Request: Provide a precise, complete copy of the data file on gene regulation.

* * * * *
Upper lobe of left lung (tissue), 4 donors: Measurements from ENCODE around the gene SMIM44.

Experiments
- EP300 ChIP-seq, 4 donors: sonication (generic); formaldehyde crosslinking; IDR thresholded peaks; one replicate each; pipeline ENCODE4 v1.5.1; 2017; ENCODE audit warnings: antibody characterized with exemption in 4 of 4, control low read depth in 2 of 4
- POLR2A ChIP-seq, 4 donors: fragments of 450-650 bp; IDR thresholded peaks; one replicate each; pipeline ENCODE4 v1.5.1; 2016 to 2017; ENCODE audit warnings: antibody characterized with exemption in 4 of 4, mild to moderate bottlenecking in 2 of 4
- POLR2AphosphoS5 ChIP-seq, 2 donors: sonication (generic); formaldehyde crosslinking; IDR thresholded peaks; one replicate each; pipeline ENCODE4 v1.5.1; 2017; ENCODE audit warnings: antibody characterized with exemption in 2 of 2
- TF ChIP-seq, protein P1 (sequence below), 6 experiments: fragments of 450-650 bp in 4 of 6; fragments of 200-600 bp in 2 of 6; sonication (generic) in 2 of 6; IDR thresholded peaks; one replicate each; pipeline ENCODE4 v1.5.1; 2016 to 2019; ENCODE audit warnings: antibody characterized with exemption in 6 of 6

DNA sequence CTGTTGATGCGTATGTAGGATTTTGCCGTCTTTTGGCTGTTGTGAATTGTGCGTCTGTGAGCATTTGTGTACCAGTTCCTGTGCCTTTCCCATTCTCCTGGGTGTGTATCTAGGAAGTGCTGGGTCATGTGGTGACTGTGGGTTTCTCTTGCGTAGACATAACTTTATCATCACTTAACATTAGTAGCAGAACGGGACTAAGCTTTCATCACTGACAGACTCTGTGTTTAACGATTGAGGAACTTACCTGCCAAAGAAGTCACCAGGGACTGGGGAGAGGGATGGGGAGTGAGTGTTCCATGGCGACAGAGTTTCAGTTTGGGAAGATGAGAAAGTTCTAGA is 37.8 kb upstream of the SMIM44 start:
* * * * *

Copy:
Upper lobe of left lung (tissue), 4 donors: Measurements from ENCODE around the gene SMIM44.

Experiments
- EP300 ChIP-seq, 4 donors: sonication (generic); formaldehyde crosslinking; IDR thresholded peaks; one replicate each; pipeline ENCODE4 v1.5.1; 2017; ENCODE audit warnings: antibody characterized with exemption in 4 of 4, control low read depth in 2 of 4
- POLR2A ChIP-seq, 4 donors: fragments of 450-650 bp; IDR thresholded peaks; one replicate each; pipeline ENCODE4 v1.5.1; 2016 to 2017; ENCODE audit warnings: antibody characterized with exemption in 4 of 4, mild to moderate bottlenecking in 2 of 4
- POLR2AphosphoS5 ChIP-seq, 2 donors: sonication (generic); formaldehyde crosslinking; IDR thresholded peaks; one replicate each; pipeline ENCODE4 v1.5.1; 2017; ENCODE audit warnings: antibody characterized with exemption in 2 of 2
- TF ChIP-seq, protein P1 (sequence below), 6 experiments: fragments of 450-650 bp in 4 of 6; fragments of 200-600 bp in 2 of 6; sonication (generic) in 2 of 6; IDR thresholded peaks; one replicate each; pipeline ENCODE4 v1.5.1; 2016 to 2019; ENCODE audit warnings: antibody characterized with exemption in 6 of 6

DNA sequence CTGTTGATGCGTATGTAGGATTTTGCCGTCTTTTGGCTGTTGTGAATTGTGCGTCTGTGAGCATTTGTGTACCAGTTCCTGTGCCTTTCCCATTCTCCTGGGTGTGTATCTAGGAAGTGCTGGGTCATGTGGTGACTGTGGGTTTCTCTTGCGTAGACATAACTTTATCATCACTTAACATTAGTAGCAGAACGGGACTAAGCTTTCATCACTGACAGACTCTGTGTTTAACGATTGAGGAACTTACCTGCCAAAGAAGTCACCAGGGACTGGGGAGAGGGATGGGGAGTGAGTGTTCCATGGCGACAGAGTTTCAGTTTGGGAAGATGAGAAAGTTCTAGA is 37.8 kb upstream of the SMIM44 start: